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Mega-Engineering in the Stars?

Over a thousand years ago, while European civilization stagnated during the Dark Ages, did a race of advanced extraterrestrials in a distant part of our galaxy build a huge energy-capturing mega structure around their sun? This may be the story behind an anomalous star known to astronomers as KIC 8462852 (KIC = Kepler Input Catalog of the Kepler space observatory). Informally dubbed “Tabby’s Star,” “Boyajian’s Star” (Tabetha S. Boyajian spearheaded initial analyses of the star), and “WTF Star” (after the title of the paper authored by Boyajian, et al., 2015 [revised 2016], “Planet Hunters X. KIC 8462852 – Where’s the Flux?”, arXiv), this mysterious object continues to elude a satisfactory and wholly convincing “natural” explanation.

Launched in March 2009, the Kepler space observatory was designed to survey the Milky Way searching for exoplanets (planets orbiting around stars other than our Sun). Despite some setbacks, Kepler has been extraordinarily successful in its mission; thousands of exoplanets have been discovered. Extrapolating from the data thus far, possibly our Milky Way Galaxy contains tens of billions of Earth-size planets orbiting stars within habitable zones.

The primary method of detecting such exoplanets is by the periodic dimming of a star as an orbiting exoplanet crosses in front, blocking light. Kepler can continuously monitor approximately 150,000 stars. This brings us to the strangeness of KIC 8462852.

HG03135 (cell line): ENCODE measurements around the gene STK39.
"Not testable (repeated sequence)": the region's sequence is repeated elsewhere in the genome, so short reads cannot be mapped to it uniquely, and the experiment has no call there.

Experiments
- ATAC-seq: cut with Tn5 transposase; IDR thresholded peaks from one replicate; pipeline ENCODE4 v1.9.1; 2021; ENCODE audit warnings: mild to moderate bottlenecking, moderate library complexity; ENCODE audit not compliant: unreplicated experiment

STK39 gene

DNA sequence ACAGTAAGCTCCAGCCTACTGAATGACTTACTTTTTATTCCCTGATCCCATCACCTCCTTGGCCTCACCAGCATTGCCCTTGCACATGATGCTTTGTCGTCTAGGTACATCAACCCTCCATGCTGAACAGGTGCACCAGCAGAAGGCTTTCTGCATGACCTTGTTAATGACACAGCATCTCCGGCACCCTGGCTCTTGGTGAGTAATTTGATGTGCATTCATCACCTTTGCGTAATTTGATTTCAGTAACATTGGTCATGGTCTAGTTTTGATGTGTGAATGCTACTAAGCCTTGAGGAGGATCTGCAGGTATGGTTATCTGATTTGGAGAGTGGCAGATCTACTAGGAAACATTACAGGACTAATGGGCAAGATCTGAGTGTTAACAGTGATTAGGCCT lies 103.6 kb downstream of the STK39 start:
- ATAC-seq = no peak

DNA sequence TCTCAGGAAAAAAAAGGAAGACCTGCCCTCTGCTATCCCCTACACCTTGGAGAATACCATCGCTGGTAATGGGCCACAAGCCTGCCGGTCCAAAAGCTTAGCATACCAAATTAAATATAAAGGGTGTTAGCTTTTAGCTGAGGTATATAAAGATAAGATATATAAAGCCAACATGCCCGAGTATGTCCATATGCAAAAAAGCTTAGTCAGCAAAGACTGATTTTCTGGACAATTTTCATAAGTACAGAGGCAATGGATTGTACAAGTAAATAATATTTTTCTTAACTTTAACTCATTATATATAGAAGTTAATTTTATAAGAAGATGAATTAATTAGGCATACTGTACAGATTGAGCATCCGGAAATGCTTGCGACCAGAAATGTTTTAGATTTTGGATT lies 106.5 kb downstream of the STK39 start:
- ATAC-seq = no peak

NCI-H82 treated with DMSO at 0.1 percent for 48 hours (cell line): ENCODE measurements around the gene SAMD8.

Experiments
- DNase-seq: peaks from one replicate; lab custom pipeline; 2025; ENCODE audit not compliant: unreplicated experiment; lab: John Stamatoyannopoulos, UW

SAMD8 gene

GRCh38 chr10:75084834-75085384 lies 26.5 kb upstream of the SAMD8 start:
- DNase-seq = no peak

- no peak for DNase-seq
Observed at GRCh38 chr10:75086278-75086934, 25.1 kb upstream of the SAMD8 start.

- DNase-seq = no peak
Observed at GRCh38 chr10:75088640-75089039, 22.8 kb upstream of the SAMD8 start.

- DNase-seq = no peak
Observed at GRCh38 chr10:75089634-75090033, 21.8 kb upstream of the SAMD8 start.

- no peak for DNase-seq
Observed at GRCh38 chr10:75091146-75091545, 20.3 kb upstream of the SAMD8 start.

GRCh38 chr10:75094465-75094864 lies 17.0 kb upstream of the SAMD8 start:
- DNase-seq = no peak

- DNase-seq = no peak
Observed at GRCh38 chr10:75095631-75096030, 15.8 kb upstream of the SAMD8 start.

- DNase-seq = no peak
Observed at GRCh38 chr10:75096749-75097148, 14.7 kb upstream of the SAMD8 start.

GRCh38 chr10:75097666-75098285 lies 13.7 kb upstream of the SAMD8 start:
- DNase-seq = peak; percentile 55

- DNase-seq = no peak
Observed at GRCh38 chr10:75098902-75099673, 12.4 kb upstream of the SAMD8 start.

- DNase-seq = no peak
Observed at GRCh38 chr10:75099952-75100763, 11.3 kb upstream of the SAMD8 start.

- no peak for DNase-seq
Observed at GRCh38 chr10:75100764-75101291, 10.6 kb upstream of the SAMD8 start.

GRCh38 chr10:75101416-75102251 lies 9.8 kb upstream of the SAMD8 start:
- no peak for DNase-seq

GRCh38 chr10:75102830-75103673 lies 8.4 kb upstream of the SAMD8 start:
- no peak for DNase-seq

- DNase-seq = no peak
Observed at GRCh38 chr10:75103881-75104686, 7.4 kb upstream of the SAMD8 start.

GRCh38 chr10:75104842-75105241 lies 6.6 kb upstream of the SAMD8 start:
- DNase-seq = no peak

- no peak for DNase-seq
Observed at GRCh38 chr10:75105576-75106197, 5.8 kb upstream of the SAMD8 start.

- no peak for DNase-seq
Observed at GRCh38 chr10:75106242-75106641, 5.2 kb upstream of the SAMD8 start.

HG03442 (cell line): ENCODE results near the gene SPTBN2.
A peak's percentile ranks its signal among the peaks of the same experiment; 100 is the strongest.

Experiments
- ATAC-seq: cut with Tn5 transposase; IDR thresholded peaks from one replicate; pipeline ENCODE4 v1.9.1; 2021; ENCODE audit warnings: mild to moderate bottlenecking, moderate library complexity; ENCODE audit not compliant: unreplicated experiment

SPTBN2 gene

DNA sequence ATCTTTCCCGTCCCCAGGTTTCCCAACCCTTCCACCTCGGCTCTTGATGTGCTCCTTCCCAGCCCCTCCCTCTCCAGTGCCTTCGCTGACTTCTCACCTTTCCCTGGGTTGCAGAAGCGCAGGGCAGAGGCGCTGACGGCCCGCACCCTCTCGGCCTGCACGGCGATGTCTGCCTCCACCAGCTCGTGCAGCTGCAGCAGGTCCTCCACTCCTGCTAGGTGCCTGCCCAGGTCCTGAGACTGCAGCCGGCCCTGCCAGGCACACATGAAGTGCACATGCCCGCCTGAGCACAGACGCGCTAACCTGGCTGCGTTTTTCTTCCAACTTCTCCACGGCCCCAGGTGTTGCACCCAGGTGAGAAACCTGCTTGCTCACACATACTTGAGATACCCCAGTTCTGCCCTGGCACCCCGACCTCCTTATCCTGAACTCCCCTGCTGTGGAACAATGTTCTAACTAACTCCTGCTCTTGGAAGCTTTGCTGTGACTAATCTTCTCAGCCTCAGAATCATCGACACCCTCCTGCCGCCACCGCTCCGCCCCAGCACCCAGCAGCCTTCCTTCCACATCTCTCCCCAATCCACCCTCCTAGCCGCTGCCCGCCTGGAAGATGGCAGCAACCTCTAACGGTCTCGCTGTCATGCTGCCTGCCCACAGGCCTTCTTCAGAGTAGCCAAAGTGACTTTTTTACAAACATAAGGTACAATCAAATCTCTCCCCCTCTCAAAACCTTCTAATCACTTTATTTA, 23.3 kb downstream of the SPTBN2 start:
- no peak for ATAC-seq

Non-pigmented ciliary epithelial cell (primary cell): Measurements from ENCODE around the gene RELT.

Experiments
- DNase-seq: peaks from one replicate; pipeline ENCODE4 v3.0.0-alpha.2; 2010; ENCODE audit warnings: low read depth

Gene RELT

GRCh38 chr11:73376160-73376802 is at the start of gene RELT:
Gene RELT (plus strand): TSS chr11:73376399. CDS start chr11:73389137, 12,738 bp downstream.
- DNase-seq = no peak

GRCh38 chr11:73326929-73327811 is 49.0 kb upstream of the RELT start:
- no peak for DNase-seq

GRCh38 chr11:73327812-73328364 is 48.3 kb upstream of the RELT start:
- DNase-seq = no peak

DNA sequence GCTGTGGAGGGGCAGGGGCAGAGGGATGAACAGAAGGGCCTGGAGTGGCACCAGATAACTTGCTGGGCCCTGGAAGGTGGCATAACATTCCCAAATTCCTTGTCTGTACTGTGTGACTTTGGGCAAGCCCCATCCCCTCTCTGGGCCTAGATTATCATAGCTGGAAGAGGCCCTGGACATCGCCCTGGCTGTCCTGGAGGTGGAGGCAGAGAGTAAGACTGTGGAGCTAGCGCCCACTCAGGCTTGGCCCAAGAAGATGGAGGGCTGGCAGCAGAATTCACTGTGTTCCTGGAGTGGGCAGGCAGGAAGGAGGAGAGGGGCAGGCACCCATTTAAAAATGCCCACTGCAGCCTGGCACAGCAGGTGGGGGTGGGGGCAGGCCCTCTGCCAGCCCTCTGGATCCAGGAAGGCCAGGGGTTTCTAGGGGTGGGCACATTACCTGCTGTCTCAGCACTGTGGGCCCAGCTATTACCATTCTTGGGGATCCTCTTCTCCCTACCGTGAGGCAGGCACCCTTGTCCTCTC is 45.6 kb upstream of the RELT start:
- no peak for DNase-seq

KIC 8462852 has dimmed and then brightened again on numerous occasions, but not in the systematic way that a star typically dims due to an orbiting planet or planets. The dimming, the dips in brightness detected coming from KIC 8462852, occur in a manner that appears random. For instance, after hundreds of days of relative stability, the star dimmed by 15% over several days. Then, after having come back to approximately its original brightness, about 725 or so days later, the star suddenly dimmed by 22% over just a few days, subsequently returning to its previous brightness. Three weeks later, it dimmed by 3% or so. After returning to its previous brightness, not quite a month later it dimmed by 8% for a few days, only to return to its previous brightness once again. To put these levels of dimming into perspective, if our Sun were being observed by an observatory on a distant planet, as Jupiter crossed, the dimming effect would only amount to about 1%.